Mayo Clinic Q&A: Is bariatric surgery right for me?
There are many different types of bariatric surgery, and the four most common are detailed in this article from Mayo Clinic.
DEAR MAYO CLINIC: I’ve struggled with obesity for many years and have tried to lose weight through a healthy diet and exercise. My doctor recently told me that I could be a good candidate for bariatric surgery. What is bariatric surgery? And are there different types of procedures available?
ANSWER: Obesity is a disease, and overcoming it often is not easy. The Centers for Disease Control and Prevention defines overweight or obesity as a "weight that is higher than what is considered healthy for a given height." We assess the severity of obesity by body mass index, or BMI, which is the weight divided by the square height. The higher the BMI, the more severe the case of obesity.
Obesity is a complex disease with many predisposing factors and causes. While eating unhealthy food and not doing enough physical activity contribute to obesity, other factors, including psychological, behavioral and genetic causes, play a significant role. Certain medications also can increase one's weight and lead to being overweight.
Since the reasons behind obesity are complex, managing this disease is not simple and requires a multidisciplinary team to treat and cure it. While healthy diet and exercise are encouraged, these often need to be supplemented with other treatments to reduce weight and treat severe obesity. For example, your health care team might incorporate weight loss medication into your treatment plan, which has recently shown significant promise in reducing weight. However, weight gain is fairly common after stopping weight loss medication. Endoscopic therapy is also an option for patients with BMIs that fall in the low-risk or moderate-risk obesity categories. While these options are effective for some patients, weight relapse is a concern, especially if utilized in high-risk patients with obesity.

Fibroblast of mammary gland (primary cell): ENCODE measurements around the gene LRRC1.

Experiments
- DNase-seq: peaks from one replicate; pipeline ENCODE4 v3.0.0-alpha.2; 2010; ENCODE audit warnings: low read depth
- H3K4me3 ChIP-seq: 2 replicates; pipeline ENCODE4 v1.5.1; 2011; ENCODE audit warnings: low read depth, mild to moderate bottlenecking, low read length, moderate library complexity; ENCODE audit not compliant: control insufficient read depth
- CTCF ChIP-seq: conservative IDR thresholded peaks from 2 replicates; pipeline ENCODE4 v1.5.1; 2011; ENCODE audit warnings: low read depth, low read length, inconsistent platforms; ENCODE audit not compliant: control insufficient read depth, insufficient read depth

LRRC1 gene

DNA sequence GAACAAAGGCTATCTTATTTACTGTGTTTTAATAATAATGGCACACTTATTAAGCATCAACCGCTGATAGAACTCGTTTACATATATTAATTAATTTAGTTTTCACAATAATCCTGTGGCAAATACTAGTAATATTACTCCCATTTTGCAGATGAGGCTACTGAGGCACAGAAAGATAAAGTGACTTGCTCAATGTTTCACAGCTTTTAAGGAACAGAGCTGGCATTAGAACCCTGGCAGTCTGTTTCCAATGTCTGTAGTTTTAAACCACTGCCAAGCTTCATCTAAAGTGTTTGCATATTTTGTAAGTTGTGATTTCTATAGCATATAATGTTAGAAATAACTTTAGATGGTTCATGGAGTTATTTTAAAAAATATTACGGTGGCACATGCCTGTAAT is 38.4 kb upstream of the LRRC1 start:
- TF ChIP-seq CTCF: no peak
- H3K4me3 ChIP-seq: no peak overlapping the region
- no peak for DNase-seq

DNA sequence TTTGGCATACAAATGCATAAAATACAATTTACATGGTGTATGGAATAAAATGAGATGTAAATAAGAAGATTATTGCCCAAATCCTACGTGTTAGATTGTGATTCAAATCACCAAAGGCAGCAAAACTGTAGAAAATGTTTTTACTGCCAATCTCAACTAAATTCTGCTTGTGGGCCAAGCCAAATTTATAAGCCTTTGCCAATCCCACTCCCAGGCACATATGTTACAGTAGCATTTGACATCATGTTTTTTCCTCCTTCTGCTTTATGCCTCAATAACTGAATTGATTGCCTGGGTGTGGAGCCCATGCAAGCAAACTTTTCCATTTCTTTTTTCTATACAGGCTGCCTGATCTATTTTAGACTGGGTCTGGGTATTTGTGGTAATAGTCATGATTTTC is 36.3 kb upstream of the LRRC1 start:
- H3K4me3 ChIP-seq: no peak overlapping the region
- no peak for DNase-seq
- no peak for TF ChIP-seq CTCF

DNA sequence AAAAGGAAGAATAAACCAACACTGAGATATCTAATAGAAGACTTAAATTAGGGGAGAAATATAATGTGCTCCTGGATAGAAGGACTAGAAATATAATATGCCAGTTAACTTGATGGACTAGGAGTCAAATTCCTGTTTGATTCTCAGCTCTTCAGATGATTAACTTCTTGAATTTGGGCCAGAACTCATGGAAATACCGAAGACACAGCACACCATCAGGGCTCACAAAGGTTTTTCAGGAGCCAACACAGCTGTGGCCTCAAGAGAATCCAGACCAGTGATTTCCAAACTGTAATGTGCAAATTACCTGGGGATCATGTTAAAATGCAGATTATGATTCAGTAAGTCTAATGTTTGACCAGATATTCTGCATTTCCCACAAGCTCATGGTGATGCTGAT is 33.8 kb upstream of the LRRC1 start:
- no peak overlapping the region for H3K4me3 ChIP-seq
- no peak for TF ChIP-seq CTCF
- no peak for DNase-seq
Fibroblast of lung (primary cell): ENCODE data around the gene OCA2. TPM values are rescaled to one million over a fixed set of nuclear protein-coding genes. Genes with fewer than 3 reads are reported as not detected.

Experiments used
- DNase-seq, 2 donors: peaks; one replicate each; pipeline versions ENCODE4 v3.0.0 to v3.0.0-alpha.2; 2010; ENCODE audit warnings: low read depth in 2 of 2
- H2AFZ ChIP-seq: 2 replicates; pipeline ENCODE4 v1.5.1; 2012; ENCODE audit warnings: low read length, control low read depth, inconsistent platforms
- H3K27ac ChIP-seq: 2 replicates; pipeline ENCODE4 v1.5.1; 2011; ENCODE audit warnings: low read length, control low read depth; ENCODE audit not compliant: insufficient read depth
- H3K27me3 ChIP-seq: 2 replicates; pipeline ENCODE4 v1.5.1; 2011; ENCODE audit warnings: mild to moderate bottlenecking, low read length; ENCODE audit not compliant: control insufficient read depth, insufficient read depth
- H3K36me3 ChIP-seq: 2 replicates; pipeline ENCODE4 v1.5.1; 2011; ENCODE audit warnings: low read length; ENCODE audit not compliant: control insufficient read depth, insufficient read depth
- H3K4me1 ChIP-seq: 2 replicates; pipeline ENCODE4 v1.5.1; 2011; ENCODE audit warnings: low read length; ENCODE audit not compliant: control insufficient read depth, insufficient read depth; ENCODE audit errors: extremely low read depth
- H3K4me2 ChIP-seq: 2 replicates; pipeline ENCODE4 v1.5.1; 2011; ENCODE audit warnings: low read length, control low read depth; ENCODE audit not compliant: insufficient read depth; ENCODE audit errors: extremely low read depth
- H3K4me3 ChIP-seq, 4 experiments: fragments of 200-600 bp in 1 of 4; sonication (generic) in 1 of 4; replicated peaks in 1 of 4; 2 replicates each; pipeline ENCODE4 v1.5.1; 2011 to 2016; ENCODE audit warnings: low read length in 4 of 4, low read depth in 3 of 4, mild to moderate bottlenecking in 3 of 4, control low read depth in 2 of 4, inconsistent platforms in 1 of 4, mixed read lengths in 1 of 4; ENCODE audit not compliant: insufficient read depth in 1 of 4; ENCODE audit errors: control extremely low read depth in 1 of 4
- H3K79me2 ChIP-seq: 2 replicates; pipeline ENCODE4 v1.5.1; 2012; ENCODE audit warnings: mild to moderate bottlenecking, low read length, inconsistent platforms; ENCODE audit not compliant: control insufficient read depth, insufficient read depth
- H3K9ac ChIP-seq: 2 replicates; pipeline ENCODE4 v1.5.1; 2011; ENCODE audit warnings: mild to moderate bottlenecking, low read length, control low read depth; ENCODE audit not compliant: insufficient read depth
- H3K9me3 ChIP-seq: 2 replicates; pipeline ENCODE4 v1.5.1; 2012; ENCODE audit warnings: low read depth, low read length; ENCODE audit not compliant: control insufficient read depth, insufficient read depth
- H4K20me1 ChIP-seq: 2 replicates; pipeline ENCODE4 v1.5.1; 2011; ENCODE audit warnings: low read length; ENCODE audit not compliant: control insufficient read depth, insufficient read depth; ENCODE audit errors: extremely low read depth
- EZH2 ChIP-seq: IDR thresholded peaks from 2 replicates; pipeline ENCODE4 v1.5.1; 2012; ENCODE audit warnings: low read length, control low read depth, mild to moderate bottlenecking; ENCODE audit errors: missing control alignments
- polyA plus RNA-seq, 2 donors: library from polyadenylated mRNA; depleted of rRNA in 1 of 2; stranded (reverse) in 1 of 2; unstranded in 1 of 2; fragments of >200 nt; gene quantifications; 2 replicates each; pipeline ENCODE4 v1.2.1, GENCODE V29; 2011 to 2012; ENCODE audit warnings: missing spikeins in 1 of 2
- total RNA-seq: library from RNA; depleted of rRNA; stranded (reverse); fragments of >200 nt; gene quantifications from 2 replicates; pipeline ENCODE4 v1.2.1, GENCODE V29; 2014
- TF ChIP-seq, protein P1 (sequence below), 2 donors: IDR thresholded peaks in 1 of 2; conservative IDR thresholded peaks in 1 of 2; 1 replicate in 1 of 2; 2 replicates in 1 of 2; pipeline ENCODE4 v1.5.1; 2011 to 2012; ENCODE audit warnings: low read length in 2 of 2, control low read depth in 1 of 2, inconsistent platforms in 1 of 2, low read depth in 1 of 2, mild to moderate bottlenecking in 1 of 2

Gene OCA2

The most effective therapy for obesity is bariatric surgery , also called weight loss surgery. Bariatric surgery not only leads to significant weight loss, it also provides the most durable method for weight loss. Bariatric surgery can lead to 30% to 40% total body weight loss. Additionally, weight loss often is sustained for many years, and the risk of weight recurrence is lower. Bariatric surgery also can lead to the resolution or treatment of many other obesity-associated diseases. These include high blood pressure, increased cholesterol levels, sleep apnea and diabetes.
Bariatric surgery most often is recommended for patients whose BMI is at least 40 or above 35 if obesity is associated with other diseases, such as hypertension, reflux, diabetes, sleep apnea, joint issues or other medical conditions. Patients whose BMI is 30 to 35 may be eligible for surgery if they present with certain conditions.
The four most common types of bariatric procedures include sleeve gastrectomy; gastric bypass; modified duodenal switch, or SADI-S; and the traditional duodenal switch.
Sleeve gastrectomy involves removing or stapling off about 80% of the stomach and leaving a tube-shaped stomach about the size and shape of a banana. This surgery restricts the amount of food you can eat and also prompts hormonal changes that decrease the hunger sensation.
The second commonly performed surgery is gastric bypass, also called Roux-en-Y gastric bypass . Gastric bypass involves creating a small pouch from the stomach and connecting that pouch directly to the small intestine. The bypass also changes certain hormone levels that help you feel less hungry and induce weight loss.
Modified duodenal switch and biliopancreatic diversion with duodenal switch are recommended for patients with higher BMIs. Both operations are highly effective, especially for patients with diabetes. However, you must strictly follow nutritional recommendations.
At Mayo Clinic, bariatric procedures are performed using minimally invasive techniques, either laparoscopically or robotically . Patients will have only a few half-inch incisions and can walk and drink within hours after surgery. Usually, patients can return home after spending only one night in the hospital. The multidisciplinary team at Mayo Clinic, which includes endocrinologists, dieticians, psychologists and bariatric surgeons, tailors treatment plans to each patient's individual needs and characteristics, and provides support at all stages of the weight loss journey. — Dr. Omar Ghanem , Surgery, Mayo Clinic, Rochester, Minnesota
Mayo Clinic Q&A is an educational resource and doesn’t replace regular medical care. Email a question to MayoClinicQ&A@mayo.edu. For more information, visit www.mayoclinic.org .